At the heart of internal communication, collaborative practices are progressing: their annual growth rate has been around 15% since 2014. This figure is taken from the 2018 study by Lecko on the state of the art of internal transformation in organizations. This study (available here) is now the reference for a sector looking for an impartial and serious observer of its evolutions. Conducted with 37 large companies, this study analyzed dozens of online communities. These brought together a total of nearly 470,000 users who were engaged at least once and who interact via their enterprise social network (i.e. more than the combined workforce of the four largest companies in the CAC 40: LVMH, Total, L’Oréal and Sanofi).
Also read: Top 12 best enterprise social networks
Needless to say, this puts surveys into perspective, as they are based on limited methodological tools and samples and thus fail to truly measure employee commitment. For example, the IGS-RH study carried out at the end of 2017 was based on an online survey of 1,200 people and 54 (!) qualitative interviews conducted within two large companies.
In short, just about anything and everything has been said about enterprise social networks (ESN).
Collaborative applications are growing steadily
To measure the progress of collaboration, we must first look at the market of collaborative applications. According to the research firm IDC, this market was expected to grow at an annual rate of 5.3% in France between 2017 and 2021. IDC anticipates a drop in the share of messaging from 36% to 31%, while file-sharing tools are expected to rise from 20% to 25% and enterprise social networking should increase from 17% to 19%.
Another significant indicator: the collaboration market is shifting to a SaaS approach—the only real way to establish cross-functional collaboration. IDC estimates that sales of SaaS collaboration applications will grow by 12.9% per year, representing 82% of collaborative applications by 2021. At the same time, on-premise applications are expected to decline by 12.5% annually between 2017 and 2021.
Collaboration is progressing, and the enterprise social networks occupy a central place in this dynamic.
Within companies large and small, multiple uses have developed to respond to the problems of organizations and their employees. Whether it is a question of better internal communication, better collaboration from a business perspective, better knowledge sharing or better innovation.
Of course, this does not mean that adoption is widespread and knows no limits. Indeed, one of the major “internal communication” challenges that remain to be met is to get “non-connected” employees on board (e.g. frontline employees, i.e. field workers who do not work on a computer every day). However, even on this subject, things are moving forward because more and more Internal Communication departments want to make a difference.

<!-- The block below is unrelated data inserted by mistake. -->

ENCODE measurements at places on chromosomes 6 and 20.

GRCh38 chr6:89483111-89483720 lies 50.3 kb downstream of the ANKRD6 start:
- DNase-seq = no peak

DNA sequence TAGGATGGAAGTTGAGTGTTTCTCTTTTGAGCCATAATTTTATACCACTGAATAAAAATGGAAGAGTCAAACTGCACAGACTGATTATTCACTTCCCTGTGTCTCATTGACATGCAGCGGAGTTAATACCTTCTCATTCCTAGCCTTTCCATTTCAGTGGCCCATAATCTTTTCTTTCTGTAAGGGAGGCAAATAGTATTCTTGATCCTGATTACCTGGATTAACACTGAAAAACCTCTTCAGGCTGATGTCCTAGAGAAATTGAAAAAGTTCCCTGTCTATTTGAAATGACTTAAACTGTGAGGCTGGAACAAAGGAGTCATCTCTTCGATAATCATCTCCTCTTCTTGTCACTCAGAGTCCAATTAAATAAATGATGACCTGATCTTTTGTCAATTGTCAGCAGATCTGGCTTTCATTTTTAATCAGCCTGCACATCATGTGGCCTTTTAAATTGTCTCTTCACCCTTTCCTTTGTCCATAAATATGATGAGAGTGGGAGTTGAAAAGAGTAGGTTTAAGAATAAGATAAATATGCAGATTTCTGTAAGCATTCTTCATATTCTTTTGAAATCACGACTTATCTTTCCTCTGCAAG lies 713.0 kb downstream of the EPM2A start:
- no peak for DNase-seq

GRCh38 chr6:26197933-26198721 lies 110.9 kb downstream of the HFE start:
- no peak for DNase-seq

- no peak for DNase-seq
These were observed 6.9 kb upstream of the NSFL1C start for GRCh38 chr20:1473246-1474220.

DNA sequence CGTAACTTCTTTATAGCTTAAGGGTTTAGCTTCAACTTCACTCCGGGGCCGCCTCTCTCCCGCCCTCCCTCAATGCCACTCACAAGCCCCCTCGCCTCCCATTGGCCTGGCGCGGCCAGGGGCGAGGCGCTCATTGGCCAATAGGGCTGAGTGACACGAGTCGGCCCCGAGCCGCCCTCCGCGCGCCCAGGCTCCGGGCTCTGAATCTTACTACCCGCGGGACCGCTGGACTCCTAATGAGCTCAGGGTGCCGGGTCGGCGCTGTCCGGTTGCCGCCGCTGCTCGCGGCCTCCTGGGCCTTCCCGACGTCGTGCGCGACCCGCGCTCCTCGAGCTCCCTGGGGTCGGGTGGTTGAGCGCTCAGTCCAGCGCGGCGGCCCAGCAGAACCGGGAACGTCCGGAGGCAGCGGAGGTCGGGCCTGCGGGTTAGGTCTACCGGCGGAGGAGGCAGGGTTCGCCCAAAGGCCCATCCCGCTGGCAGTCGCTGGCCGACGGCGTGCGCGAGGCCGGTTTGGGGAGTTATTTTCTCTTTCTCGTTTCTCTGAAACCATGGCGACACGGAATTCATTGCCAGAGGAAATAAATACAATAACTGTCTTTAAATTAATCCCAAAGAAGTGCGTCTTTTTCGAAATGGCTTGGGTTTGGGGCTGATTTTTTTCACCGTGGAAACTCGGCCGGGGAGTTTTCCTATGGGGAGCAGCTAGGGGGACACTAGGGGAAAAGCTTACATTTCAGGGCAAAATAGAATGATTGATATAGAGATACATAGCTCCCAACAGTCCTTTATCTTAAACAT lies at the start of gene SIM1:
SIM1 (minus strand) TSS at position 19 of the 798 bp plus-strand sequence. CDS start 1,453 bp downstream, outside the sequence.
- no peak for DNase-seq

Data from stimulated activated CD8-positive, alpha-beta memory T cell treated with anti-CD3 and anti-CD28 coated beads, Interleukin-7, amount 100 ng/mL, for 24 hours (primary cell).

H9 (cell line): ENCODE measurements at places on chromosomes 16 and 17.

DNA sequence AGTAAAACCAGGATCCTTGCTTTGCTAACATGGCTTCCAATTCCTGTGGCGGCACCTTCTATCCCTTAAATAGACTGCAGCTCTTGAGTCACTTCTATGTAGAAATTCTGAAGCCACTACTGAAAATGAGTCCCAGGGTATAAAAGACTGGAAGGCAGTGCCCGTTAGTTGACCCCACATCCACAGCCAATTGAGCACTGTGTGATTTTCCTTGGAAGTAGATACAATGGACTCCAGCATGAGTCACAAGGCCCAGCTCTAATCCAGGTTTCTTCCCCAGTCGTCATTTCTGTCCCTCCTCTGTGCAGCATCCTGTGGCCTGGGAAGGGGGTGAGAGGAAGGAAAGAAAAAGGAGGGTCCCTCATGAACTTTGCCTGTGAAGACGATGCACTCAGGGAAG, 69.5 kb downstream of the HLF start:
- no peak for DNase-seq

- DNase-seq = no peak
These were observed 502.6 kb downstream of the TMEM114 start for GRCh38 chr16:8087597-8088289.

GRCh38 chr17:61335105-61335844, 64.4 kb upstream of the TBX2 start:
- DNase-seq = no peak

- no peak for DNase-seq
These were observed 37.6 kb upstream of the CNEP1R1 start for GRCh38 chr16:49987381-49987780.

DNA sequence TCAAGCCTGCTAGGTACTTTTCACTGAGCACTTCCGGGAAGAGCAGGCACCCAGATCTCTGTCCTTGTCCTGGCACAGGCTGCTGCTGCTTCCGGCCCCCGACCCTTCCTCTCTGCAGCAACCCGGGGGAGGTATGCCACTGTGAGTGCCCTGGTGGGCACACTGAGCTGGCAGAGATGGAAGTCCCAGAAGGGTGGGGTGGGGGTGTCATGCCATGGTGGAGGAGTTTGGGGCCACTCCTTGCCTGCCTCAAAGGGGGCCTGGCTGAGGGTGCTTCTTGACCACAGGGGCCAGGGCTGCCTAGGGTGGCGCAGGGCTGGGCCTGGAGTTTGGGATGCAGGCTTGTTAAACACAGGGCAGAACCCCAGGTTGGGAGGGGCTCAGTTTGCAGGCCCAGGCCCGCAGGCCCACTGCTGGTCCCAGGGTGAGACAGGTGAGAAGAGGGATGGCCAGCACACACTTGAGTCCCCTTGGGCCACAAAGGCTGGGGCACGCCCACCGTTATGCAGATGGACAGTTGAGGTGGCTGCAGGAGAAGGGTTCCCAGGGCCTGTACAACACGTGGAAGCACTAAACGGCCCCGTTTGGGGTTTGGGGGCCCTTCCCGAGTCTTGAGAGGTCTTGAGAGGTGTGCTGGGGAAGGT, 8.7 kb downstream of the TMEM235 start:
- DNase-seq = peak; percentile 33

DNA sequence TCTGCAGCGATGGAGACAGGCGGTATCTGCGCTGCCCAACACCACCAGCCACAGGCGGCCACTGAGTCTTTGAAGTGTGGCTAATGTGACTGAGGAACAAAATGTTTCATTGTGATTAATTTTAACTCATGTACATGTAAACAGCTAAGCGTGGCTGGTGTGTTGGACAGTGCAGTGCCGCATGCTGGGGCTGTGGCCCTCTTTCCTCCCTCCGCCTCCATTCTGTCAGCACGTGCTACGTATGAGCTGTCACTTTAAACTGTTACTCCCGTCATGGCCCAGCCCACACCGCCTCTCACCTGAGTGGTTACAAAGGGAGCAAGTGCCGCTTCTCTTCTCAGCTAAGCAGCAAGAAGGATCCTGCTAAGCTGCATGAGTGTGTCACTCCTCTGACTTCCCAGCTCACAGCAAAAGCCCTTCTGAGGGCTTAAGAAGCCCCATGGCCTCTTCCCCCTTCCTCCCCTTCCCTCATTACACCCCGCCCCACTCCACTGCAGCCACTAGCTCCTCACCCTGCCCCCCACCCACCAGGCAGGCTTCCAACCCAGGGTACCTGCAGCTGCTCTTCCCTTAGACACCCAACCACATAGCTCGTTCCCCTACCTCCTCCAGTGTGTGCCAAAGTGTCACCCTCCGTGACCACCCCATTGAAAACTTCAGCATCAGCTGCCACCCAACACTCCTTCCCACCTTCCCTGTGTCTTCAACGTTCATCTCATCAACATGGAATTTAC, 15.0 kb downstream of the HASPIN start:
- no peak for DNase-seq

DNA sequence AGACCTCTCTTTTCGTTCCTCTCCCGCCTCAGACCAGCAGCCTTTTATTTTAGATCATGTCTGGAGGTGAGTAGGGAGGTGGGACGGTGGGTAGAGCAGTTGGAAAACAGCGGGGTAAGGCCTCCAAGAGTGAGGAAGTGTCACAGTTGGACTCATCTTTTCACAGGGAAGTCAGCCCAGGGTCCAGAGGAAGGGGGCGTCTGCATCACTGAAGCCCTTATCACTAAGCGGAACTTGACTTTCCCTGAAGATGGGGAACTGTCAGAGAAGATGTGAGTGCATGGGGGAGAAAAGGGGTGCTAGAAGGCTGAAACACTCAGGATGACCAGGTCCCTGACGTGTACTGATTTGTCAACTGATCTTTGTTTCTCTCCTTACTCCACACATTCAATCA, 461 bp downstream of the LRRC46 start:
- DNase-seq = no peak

Finally, another signal that collaboration has progressed is the evolution of the enterprise social network itself. As organizations adopt them, they are transforming and enriching functionally and ergonomically to better meet collaboration needs. Over the last few years, many new features have been added: work-related (videoconferencing, screen sharing, productivity chatbots, task/project management) as well as social ones (directory, emojis, animated gifs, polls).
The story goes one, and at a frantic pace. 🚀
★ SUCCESS STORY ★
At Aramisauto, the enterprise social network is just part of the daily routine.
The teams couldn’t do without it. Since its deployment in 2012, the enterprise social network has become essential to the daily operation of Aramisauto. The 500 employees are all connected to it, accomplishing their mission and participating in the day-to-day life of the company. Thanks to the social network, the flow of information has become more fluid—so much so that in the thread dedicated to the HR hotline, employees are often the ones who answer their colleagues. As a sign that sharing is effective, questions from employee representatives have also become almost non-existent as they have a group on the social network.
Business collaboration is anchored in internal communication, and as such, is based on a community of experts. Employees can question this community directly and receive a rapid response. In the past, when faced with a specific technical question, a sales representative first had to identify the right contact person, then contact that person by email or telephone. What’s more, spontaneous collaboration has developed: if a sales rep doesn’t know how to respond to a customer, his peers step in ahead of the managers. For sales people, the social network plays other important roles for animating the sales team, such as communicating the day’s sales objectives, and inventorying the number of vehicles left to be sold. Finally, the ESN is also a key element of the corporate culture: when new employees arrive, the social network is where they are introduced and welcomed.